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to apply for new jobs even though we are planning to start a family soon

(28 Posts)
Beansprout30 Sun 09-Feb-14 21:05:17

Arghh I dont know what to do! The job I have loved for the last few years has recently started to get me down and I feel like it's time for a change. There are lot's of pros to my current job but im getting fed up of my role being changed and feeling unappreciated. Ive been browsing jobs and feel tempted to apply but am also thinking perhaps it will be a case of the grass isnt always greener and regret leaving. On top of it all DH and I plan to start a family this year which makes any decision even harder!

lunar1 Sun 09-Feb-14 21:08:01

Apply now, you never know what the future holds. It took me seven years to have my first child.

harticus Sun 09-Feb-14 21:09:27

Just because you intend to start a family soon doesn't necessarily mean it will happen overnight.
It took us 16 years to conceive.
You can't put your life on hold. If you fancy a change then do it.

TheScience Sun 09-Feb-14 21:10:47

You have no idea how long it might take to get pregnant - how long would you hang on in your current job for just in case?

Beansprout30 Sun 09-Feb-14 21:13:33

Another question, has anyone applied for a job where a degree was a requirement but you don't have a degree?!

winterhat Sun 09-Feb-14 21:15:00

YANBU. You're perfectly within your rights to apply for jobs now.

Beansprout30 Sun 09-Feb-14 21:15:05

*didn't

MsAspreyDiamonds Sun 09-Feb-14 21:17:03

I am in a similar position with regards to being dissatisfied at work but I have had my dc so I don't have the same dilemma. I applied for jobs and ttc'd at the same time and surprisingly became pregnant really quickly so I turned down 2 interviews. My current work place has a generous maternity entitlement so I stuck with my job. However, I am not satisfied at work anymore like I used to be so it is time for a change.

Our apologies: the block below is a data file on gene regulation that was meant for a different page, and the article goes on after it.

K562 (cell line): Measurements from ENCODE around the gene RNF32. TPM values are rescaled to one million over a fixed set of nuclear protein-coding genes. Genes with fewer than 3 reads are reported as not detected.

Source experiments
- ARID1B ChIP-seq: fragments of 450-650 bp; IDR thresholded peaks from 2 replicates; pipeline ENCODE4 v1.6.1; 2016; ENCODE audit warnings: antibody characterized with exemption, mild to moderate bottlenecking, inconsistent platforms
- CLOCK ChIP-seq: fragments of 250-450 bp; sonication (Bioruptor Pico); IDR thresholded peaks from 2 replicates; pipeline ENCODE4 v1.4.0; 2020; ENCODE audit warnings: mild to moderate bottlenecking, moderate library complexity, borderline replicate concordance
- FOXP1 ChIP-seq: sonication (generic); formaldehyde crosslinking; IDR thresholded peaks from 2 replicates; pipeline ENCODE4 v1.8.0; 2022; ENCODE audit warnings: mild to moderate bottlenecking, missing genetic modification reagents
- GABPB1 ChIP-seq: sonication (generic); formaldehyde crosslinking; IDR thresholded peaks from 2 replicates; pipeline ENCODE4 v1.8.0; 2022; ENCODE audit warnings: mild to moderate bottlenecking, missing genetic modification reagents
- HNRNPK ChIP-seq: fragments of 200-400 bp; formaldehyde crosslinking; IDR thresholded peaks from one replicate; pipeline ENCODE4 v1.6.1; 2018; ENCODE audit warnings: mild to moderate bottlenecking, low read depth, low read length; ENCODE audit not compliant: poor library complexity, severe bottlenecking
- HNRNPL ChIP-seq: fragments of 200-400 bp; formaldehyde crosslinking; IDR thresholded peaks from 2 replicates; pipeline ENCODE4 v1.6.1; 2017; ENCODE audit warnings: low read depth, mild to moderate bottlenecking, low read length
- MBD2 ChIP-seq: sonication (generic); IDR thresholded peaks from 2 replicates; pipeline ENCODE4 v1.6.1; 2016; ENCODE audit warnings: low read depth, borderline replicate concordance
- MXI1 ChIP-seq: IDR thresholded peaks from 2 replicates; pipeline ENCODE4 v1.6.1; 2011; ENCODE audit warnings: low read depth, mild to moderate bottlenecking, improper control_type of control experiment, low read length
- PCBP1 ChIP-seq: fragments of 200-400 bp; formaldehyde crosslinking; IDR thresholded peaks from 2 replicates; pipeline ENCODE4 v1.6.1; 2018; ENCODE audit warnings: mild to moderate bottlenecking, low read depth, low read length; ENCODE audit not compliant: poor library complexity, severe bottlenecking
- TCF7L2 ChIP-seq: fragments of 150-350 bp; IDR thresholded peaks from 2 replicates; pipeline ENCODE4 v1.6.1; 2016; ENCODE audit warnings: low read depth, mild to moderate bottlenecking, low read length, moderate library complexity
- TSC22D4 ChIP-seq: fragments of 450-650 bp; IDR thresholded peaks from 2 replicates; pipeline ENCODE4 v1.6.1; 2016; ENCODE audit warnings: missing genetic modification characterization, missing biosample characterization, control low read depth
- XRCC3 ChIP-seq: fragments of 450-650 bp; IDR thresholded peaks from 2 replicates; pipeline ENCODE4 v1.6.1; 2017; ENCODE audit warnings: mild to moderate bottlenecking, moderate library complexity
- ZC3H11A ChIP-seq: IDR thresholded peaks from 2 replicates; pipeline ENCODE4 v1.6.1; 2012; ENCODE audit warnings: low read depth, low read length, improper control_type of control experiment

I would ttc sooner rather than later because you dont know how long it will take you to get pregnant, it could take a month, a year or longer. You could job hunt while on the latter part of your maternity leave and then hand in your three month notice once you get something.

Pobblewhohasnotoes Sun 09-Feb-14 21:19:39

It could take you ages to get pregnant, don't put your life on hold because of potentially TTC.

I wouldn't apply for a job if I didn't have the qualifications for it, no. Depends if its a desirable or an essential qualification.

SugarMiceInTheRain Sun 09-Feb-14 21:23:05

Don't postpone making career moves in the hope that you get pregnant. I took a crappy admin job upon leaving teaching because we were ttc so I figured it wouldn't be long term hmm It was a mistake and my earning power now my children are older would be much better now if I hadn't been killing time in a dead-end job that I wasn't interested in for all that time. Carpe diem smile

emsyj Sun 09-Feb-14 21:30:00

I started my current job when 19 weeks pregnant. I'm now back at work and my baby has just turned 1. It's a great job, I really like it and I plan to stay in the long term.

Re: the degree - why is it a requirement? I think you need to understand why they're asking for this qualification in order to assess whether you can meet those requirements despite not having the right bit of paper.

Beansprout30 Sun 09-Feb-14 21:37:01

Emsyj im not sure why the degree is a requirement for this role, I can tick off every other requirement and nowhere in the job description does it seem a degree is necessary. Perhaps I will apply just to see if I even get an interview

selsigfach Sun 09-Feb-14 21:42:56

Maybe try writing into the Guardian for advice smile

Littleen Sun 09-Feb-14 21:49:30